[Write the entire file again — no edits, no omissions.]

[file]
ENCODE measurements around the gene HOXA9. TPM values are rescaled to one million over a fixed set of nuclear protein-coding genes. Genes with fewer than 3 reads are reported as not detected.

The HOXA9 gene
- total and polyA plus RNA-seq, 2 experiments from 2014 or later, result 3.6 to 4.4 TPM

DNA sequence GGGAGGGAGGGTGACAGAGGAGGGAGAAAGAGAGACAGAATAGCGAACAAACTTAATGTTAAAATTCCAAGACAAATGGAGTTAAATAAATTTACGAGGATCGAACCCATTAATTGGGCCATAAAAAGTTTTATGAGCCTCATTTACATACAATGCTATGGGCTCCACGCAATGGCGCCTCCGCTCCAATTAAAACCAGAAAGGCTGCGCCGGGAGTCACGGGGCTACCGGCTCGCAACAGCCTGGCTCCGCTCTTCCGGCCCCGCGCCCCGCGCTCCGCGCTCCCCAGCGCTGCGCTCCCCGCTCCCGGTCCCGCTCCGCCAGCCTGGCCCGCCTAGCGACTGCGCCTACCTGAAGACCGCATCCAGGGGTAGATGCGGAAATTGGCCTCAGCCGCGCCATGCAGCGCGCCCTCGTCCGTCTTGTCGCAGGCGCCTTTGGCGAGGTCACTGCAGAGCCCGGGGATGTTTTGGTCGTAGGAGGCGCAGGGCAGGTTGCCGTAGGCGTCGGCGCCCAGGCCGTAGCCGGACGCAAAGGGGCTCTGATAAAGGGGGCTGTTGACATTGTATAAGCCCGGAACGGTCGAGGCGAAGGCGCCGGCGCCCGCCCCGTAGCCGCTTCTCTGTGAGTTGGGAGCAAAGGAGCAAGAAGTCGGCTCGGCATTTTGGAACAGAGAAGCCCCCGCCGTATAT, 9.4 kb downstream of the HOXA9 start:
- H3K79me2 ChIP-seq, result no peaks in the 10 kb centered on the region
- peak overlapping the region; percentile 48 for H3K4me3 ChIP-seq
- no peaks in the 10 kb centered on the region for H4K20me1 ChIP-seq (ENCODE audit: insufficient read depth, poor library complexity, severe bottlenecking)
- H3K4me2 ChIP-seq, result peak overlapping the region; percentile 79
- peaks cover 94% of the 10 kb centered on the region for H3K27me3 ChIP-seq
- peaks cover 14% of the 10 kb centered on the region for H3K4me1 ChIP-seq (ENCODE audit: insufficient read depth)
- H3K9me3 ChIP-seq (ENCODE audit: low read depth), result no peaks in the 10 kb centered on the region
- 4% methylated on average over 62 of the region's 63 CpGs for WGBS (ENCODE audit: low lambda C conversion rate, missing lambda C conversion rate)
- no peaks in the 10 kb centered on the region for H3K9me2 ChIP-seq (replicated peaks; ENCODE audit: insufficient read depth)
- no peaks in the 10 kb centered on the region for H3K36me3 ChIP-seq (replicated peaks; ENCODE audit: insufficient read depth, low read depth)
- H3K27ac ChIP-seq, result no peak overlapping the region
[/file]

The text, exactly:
ENCODE measurements around the gene HOXA9. TPM values are rescaled to one million over a fixed set of nuclear protein-coding genes. Genes with fewer than 3 reads are reported as not detected.

The HOXA9 gene
- total and polyA plus RNA-seq, 2 experiments from 2014 or later, result 3.6 to 4.4 TPM

DNA sequence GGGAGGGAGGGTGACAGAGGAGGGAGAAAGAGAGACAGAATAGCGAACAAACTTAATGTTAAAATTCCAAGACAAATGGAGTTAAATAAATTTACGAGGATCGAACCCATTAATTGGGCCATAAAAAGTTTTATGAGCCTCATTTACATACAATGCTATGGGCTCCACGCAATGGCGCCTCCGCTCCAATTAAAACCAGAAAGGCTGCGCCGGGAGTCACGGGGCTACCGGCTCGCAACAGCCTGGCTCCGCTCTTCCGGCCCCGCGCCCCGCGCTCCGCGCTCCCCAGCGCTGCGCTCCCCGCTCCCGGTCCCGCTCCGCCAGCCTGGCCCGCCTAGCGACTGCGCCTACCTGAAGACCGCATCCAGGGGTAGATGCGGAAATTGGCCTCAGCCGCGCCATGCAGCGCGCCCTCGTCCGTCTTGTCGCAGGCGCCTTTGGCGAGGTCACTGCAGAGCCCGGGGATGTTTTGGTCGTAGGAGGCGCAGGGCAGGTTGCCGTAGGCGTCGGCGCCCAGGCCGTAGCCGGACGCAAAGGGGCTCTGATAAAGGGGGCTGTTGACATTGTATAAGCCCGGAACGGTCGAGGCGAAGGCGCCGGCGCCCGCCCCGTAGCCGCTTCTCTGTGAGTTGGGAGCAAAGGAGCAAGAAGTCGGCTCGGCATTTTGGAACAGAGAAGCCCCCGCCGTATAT, 9.4 kb downstream of the HOXA9 start:
- H3K79me2 ChIP-seq, result no peaks in the 10 kb centered on the region
- peak overlapping the region; percentile 48 for H3K4me3 ChIP-seq
- no peaks in the 10 kb centered on the region for H4K20me1 ChIP-seq (ENCODE audit: insufficient read depth, poor library complexity, severe bottlenecking)
- H3K4me2 ChIP-seq, result peak overlapping the region; percentile 79
- peaks cover 94% of the 10 kb centered on the region for H3K27me3 ChIP-seq
- peaks cover 14% of the 10 kb centered on the region for H3K4me1 ChIP-seq (ENCODE audit: insufficient read depth)
- H3K9me3 ChIP-seq (ENCODE audit: low read depth), result no peaks in the 10 kb centered on the region
- 4% methylated on average over 62 of the region's 63 CpGs for WGBS (ENCODE audit: low lambda C conversion rate, missing lambda C conversion rate)
- no peaks in the 10 kb centered on the region for H3K9me2 ChIP-seq (replicated peaks; ENCODE audit: insufficient read depth)
- no peaks in the 10 kb centered on the region for H3K36me3 ChIP-seq (replicated peaks; ENCODE audit: insufficient read depth, low read depth)
- H3K27ac ChIP-seq, result no peak overlapping the region